Story: All the little things work toward ideal spin. First, a hydropearl-chrome finish repels water for a cleaner, consistent interaction between club and ball. But the real story deals with grooves. Precision-milled and varying by loft, they optimize spin and control for the demands of each club. Higher-lofted wedges even have two more grooves than the original Glide. They’re milled with a sharper edge for more grab on short shots.

Lofts: 17 options (46-60 degrees), 4 sole grinds

Street Price: $140

Story: This is not a Glide 2.0 in a different color. The dark finish does more than provide a compact appearance: It adds durability to the 8620 carbon steel, which is a step softer than the standard Glide 2.0’s 431 stainless steel. Also, by not painting the face, the available groove area increases by 30 percent. A bottom half-groove just above the leading edge on the higher lofts means more contact area with the ball for better spin on the shortest shots.

Lofts: 17 options (46-60 degrees), 4 sole grinds

Street Price: $140

Story: The sole of a wedge sets up the club for solid contact, so TaylorMade engineers sought more control of its shape. Instead of hand-finishing, each sole is computer-milled to make every curve and angle as precise as possible. Those subtleties include a channel in the sole to create two bounce angles, allowing for smooth turf interaction without excessive digging. An increased bevel reduces the leading edge for more flush contact with the ground.

Lofts: 17 options (50-64 degrees), 4 sole grinds

Street Price: $150/$170

Story: New grooves—with sharper edges and matched to certain lofts—are the big improvement. Another one is the internal weighting. The center of gravity (CG) varies across the lofts to improve distance consistency and flight control, an ideal trait for your scoring clubs. For example, by raising the CG two millimeters on the higher lofts, Titleist wedge designer Bob Vokey found shots produced about a four-foot-tighter dispersion.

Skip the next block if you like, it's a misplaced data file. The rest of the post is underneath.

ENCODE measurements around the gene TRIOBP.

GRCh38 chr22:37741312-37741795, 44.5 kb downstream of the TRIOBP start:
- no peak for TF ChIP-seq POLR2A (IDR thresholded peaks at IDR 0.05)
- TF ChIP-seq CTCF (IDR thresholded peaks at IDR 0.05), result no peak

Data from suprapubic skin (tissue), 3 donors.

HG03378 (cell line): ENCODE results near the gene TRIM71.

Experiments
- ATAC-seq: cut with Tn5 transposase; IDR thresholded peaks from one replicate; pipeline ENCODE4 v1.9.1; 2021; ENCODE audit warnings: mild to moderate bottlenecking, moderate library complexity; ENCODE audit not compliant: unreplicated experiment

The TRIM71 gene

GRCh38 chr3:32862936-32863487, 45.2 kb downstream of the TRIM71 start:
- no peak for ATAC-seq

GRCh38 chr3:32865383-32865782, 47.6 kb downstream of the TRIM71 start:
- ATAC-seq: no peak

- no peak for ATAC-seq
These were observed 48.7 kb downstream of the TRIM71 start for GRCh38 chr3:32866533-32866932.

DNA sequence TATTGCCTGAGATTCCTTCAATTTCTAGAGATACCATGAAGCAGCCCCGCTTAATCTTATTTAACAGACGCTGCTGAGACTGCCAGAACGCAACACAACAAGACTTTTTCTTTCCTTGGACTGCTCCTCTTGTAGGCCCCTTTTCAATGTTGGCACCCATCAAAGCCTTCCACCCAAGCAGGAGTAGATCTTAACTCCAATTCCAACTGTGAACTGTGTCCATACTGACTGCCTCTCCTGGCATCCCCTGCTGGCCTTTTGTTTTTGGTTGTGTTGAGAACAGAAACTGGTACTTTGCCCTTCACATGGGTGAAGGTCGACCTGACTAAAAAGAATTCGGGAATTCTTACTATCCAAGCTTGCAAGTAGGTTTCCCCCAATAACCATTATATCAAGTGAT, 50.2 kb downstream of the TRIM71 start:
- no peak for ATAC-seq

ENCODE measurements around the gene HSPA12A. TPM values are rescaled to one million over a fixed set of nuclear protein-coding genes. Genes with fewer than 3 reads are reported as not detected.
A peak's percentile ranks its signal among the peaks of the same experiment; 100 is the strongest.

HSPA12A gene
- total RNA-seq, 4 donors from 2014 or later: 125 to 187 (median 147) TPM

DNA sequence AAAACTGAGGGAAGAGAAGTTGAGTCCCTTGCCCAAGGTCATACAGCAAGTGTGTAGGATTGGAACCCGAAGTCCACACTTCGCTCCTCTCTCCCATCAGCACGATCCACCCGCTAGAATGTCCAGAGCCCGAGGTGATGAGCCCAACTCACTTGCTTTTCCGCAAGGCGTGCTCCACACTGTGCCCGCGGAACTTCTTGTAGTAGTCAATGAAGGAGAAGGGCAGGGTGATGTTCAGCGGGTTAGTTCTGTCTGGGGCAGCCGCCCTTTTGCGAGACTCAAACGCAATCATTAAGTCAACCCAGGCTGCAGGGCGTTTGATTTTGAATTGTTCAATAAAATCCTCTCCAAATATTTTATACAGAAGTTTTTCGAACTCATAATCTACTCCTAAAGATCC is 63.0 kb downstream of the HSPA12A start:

Lofts: 23 options (48-64 degrees), 6 sole grinds

Street Price: $150

Silver-medal winners:

Ben Hogan Equalizer

Story: Based on Ben Hogan’s theory about wedge design, these forged heads use mass higher in the lower lofts to eliminate ballooning shots and lower in the higher lofts for a higher, softer- landing flight. The milled face features grooves with a sharp U-shape pattern for improved spin, especially on less-than-full shots. The V-shape sole’s softened leading edge prevents digging for a wider variety of players and course conditions.

Lofts: 8 options (48-62 degrees)

Street Price: $100

Callaway PM Grind (2019)

Story: Based on input by Phil Mickelson and famed wedgemaker Roger Cleveland, this club focuses on the shortest shots. The high-toe design raises the center of gravity to promote a lower trajectory. The surface-roughness pattern of raised ridges is canted at a 20-degree angle to the grooves. This results in better contact on open-face shots. More offset offers more control on knockdown shots. The C grind has extra bounce for maximum versatility around the green.

Lofts: Five options (54-60, 64)

Street Price: $160

Cobra King MIM

Story: Instead of a traditional cast or forging, a metal-injection molding process forms these heads. Metal powder is injection- molded into a precise shape that eliminates the need for hand- polishing, delivering a metal that is softer than typical cast and forged steels. The face-milling pattern is a perfect spiral with constant pitch and spacing that rotates out from the center of the face for consistent friction, even on open-face short shots.

Lofts: Six options (50-60)

Street Price: $150

Fourteen FH-V1

Story: For stability in a traditional look, these use a double- reverse-taper blade shape. The head gets thicker from low heel to high toe to increase forgiveness and raise the center of gravity for trajectory and spin control. The clubface is milled twice as much as previous models for a more consistent surface roughness. Finally, wedge-specific shafts were developed for the full swings made with the lower lofts and the touch shots made with higher lofts.

Lofts: 9 options (41-60), three grinds

Street Price: $200

Story: This is Ping’s first forged wedge in seven years. The clubhead—developed with tour-player input—is slightly smaller so better players can manipulate it more easily. A tungsten toe weight increases the size of the sweet spot. Milled grooves result in a sharper-edge radius to create more friction for extra spin and trajectory control. Inspired by the famous Eye2 wedge, the tapered hosel helps the club move smoothly through sand and taller rough.

Lofts: Six options (50-60 degrees)

Street Price: $200